Suspended Clayton County Sheriff Victor Hill, who was scheduled to stand trial in September 26 on charges he violated pretrial detainees’ civil rights under color of law, will now go to trial on October 12 at 9 a.m., the AJC’s Leon Stafford reports.

A related pretrial conference and motions hearing will take place September 27 at 9:30 a.m.. Previously, these were scheduled for September 12.

Federal prosecutors say Hill allegedly abused his authority by strapping seven pretrial detainees into restraint chairs for extended periods of time as a form of punishment. Hill has pleaded not guilty in the case and has called the charges “politically motivated.”

In April 2021, the U.S. Attorney’s Office for the Northern District of Georgia indicted Hill on four counts. In July 2021, a fifth pretrial detainee, “W.T.,” was named in a superseding indictment. In March 2022, two more pretrial detainees were added to the case.

U.S. District Court Judge Eleanor L. Ross will preside.

In another federal case pending before U.S. District Court, Jones et al. v. Hill et al., a motion to stay was granted June 6 while the parties work out a settlement agreement. This was a class action suit on behalf of pretrial detainees who were held during the COVID-19 pandemic. Rhonda Jones, Randolph Mitchell, Barry Watkins, and Michael Singleton filed the suit, alleging Hill did not take sufficient action to stop the spread of COVID-19 inside the jail.

After The Clayton Crescent reported on the case, Hill’s legal advisor, Alan Parker, said in a Nixle post that the media had “falsely exaggerated the facts to suit their story.”

Clayton County pretrial detainees wait in line to appear before a judge during the COVID-19 pandemic. Some inmates had masks, while others had to improvise with towels and underwear.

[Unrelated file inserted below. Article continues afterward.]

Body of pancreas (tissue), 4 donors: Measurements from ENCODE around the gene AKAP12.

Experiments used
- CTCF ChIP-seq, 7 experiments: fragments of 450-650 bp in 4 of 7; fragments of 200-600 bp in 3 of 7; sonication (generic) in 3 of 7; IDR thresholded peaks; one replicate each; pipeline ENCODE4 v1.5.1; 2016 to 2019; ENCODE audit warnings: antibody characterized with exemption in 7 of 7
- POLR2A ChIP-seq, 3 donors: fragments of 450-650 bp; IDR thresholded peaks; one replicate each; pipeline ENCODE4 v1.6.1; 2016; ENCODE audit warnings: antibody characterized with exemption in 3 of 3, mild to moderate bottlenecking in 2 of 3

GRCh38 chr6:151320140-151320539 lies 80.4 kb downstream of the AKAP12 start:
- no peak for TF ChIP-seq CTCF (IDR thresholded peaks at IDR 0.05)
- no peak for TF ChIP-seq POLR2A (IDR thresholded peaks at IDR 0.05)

At the time, Parker posted to CCSO’s Nixle account, “There is no outbreak of COVID-19 in our facility. The media has [sic] falsely exaggerated the facts to suit their story. As the Legal Advisor for the Clayton County Sheriff’s Office, I have reviewed the allegations in the lawsuit, and we will vigorously defend against this lawsuit in a court of law, not in the press.”

One week later, The Clayton Crescent determined through an Open Records Request that health officials had told the jail’s medical contractor, CorrectHealth, as early as April 22, 2020 that the jail was suffering an outbreak. Less than a week after Parker’s statement, 68 inmates had tested positive for COVID-19 and one had died.

The 112-page suit detailed conditions in the jail during the early pandemic, when inmates alleged they had no access to face masks and were forced to improvise with dirty towels and underwear and that overcrowded cells, kiosks, sinks, and toilets were not routinely sanitized.

Listen to The Clayton Crescent’s interview with attorneys Kosha Tucker and Sara Gereighty about the case:

Read the full 112-page complaint:

The parties have four months to come to mutually-agreeable terms, according to the court docket. If the stay is terminated, either side can make a motion for a 30-day discovery period. If no one moves to reopen the case, it will be dismissed.